Kami Polzin said...

Thank you Dennis. I appreciate the nice comment. :) There's something about painting a place that has vivid memories in the mind's eye.
What river are you by?

Kami Polzin said...

Hi Christopher
Thanks so much for the comment. It's interesting, this was one of those paintings that went pretty smooth from start to finish. I stareted about 11:00 and worked all the way through (besides taking an hour to run my kids) and come back and worked until 9:00 at night. I thought I would need to come back and work all day Friday but realized when I got down there that there was really nothing left to do except put in the birch tree.
So, short answer long. . . about 10 hours painting time. :)
It's painted on C12 double primed on gator board. It's pretty fine but worked very well for this piece. I need a smooth texture for reflections.
Happy Painting!

liz wiltzen said...

Really love the top piece Kami, it is so tough to paint reflections convincingly and you nailed them, your edge work is key. Great work!

Erik said...

Hi Kami,
Great paintings! Thanks for posting the steps, very interesting to see.
I can see your heart is in these paintings.
Love the palette knife painting too.

Craig Granger said...

Kami, Love your work! Reminds me so much of the fields and farmland of Southern Michigan where I grew up. I have fond memories of tose days. Thanks for stirring them up :)

嘉容嘉容 said...

笑口常開~~天天開心........................................

Kami Polzin said...

Thank you Liz! I really enjoy painting water, especially reflecions. I think the subtle area between light and dark is important to merge the two into one.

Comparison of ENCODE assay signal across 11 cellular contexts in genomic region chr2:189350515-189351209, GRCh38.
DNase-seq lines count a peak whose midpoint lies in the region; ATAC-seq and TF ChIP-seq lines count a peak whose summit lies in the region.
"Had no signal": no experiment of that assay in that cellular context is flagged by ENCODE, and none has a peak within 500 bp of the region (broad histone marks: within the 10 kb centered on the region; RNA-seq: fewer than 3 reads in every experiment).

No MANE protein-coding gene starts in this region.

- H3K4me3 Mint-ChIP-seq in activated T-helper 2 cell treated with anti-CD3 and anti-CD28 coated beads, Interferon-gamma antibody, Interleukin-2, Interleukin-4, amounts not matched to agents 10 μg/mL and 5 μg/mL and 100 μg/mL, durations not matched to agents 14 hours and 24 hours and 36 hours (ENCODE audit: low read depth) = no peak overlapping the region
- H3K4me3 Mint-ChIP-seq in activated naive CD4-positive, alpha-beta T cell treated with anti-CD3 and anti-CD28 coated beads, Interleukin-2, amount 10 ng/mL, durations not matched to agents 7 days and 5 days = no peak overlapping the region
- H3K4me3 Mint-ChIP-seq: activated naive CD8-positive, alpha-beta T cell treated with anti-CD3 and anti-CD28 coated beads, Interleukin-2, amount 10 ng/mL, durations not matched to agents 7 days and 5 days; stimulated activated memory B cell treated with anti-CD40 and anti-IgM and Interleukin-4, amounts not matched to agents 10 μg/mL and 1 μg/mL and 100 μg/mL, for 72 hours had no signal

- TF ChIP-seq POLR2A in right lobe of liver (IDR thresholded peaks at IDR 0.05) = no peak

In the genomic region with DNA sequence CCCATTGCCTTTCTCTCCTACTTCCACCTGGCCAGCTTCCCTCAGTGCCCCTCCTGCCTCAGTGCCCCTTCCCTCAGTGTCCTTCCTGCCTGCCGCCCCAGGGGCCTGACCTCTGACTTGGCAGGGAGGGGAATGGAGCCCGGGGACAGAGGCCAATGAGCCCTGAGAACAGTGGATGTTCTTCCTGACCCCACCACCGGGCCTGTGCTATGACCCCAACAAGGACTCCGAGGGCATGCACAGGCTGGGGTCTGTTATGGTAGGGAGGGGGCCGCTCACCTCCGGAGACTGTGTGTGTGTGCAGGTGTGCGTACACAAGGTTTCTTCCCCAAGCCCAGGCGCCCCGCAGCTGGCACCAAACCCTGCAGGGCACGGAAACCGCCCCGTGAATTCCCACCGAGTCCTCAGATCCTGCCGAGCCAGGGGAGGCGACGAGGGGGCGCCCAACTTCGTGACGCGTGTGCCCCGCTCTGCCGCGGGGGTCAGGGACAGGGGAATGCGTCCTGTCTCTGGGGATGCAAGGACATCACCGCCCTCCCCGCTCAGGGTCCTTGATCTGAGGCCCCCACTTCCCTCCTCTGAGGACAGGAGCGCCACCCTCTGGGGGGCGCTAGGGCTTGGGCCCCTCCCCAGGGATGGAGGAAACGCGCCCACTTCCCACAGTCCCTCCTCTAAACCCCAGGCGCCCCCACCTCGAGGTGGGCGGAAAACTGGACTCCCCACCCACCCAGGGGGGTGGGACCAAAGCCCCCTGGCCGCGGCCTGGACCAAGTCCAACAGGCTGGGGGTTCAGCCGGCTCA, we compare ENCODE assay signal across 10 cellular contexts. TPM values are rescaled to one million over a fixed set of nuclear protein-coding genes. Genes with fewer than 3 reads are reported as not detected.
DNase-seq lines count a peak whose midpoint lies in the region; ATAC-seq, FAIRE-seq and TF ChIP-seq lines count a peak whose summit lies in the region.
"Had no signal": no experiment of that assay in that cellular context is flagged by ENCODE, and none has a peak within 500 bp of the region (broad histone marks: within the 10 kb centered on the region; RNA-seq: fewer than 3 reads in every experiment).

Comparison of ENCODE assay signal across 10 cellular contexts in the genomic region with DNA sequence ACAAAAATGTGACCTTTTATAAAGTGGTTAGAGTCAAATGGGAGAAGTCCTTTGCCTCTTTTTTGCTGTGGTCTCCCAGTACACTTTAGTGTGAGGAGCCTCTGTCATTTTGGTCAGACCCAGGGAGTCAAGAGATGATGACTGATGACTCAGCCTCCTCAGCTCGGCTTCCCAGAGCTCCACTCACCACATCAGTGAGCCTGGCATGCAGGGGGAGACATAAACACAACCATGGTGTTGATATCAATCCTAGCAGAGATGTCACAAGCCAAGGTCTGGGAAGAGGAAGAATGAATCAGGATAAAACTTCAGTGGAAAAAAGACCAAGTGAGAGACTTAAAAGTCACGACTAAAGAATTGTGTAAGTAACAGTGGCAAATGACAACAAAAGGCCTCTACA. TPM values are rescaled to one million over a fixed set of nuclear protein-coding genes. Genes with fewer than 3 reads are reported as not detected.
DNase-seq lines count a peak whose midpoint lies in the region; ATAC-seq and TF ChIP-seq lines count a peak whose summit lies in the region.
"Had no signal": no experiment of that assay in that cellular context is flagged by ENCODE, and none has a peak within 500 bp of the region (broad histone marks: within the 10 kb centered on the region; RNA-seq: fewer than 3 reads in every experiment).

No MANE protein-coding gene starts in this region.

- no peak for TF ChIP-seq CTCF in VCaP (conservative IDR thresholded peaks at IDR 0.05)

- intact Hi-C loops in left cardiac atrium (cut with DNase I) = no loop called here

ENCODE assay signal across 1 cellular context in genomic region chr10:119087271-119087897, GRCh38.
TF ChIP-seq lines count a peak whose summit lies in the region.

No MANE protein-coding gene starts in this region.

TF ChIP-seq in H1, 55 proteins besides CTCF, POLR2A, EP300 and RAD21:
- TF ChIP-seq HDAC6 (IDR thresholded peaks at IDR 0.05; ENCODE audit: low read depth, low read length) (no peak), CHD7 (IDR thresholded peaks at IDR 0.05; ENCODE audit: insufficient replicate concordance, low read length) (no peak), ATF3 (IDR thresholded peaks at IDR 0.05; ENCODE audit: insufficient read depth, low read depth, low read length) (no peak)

Happy Painting!

Kami Polzin said...

Thanks for checking in Erik! It's fun to make a post like this once in a while. Good for me to replay the process in my head when I post it. Hope it's interesting to others as well!
Good to hear from you and happy Painting!

Kami Polzin said...

Hi Craig, thank you for the nice comment! I appreciate it. Michigan huh? Nice! Art is good for stirring up memories. That's really what this certain project is for me, a memory reflector. :) I'm still working on more pieces from this place. I'll be posting more but just returned home from painting in Sarasota last night. A great trip painting!

文行 said...

Nice Post~!!!. . . . . . . . . . . . . . . . . . . . . . . . . . . . . . . . . . . . . . . . . . . . . . . . . . . . . . . . . . . .

Opendoor Studio said...

Kami,
Lovely, simply lovely! thank you for the tips! I love seeing how you build your paintings! the reflections in the water are superb !

Isabel Forbes said...

Beaver dam is a beautiful painting and well deserved of the Finalist award in the Raymar competition! Congratulations!